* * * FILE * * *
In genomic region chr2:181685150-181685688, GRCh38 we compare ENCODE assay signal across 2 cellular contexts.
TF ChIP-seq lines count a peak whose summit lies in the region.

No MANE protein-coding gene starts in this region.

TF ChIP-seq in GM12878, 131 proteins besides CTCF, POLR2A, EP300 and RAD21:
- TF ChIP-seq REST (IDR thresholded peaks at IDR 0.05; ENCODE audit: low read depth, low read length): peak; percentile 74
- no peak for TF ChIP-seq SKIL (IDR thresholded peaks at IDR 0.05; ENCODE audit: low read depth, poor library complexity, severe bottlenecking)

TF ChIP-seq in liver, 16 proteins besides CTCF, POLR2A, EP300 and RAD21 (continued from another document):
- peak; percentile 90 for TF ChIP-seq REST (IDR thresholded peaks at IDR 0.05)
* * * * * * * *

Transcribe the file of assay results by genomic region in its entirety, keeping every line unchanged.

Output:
In genomic region chr2:181685150-181685688, GRCh38 we compare ENCODE assay signal across 2 cellular contexts.
TF ChIP-seq lines count a peak whose summit lies in the region.

No MANE protein-coding gene starts in this region.

TF ChIP-seq in GM12878, 131 proteins besides CTCF, POLR2A, EP300 and RAD21:
- TF ChIP-seq REST (IDR thresholded peaks at IDR 0.05; ENCODE audit: low read depth, low read length): peak; percentile 74
- no peak for TF ChIP-seq SKIL (IDR thresholded peaks at IDR 0.05; ENCODE audit: low read depth, poor library complexity, severe bottlenecking)

TF ChIP-seq in liver, 16 proteins besides CTCF, POLR2A, EP300 and RAD21 (continued from another document):
- peak; percentile 90 for TF ChIP-seq REST (IDR thresholded peaks at IDR 0.05)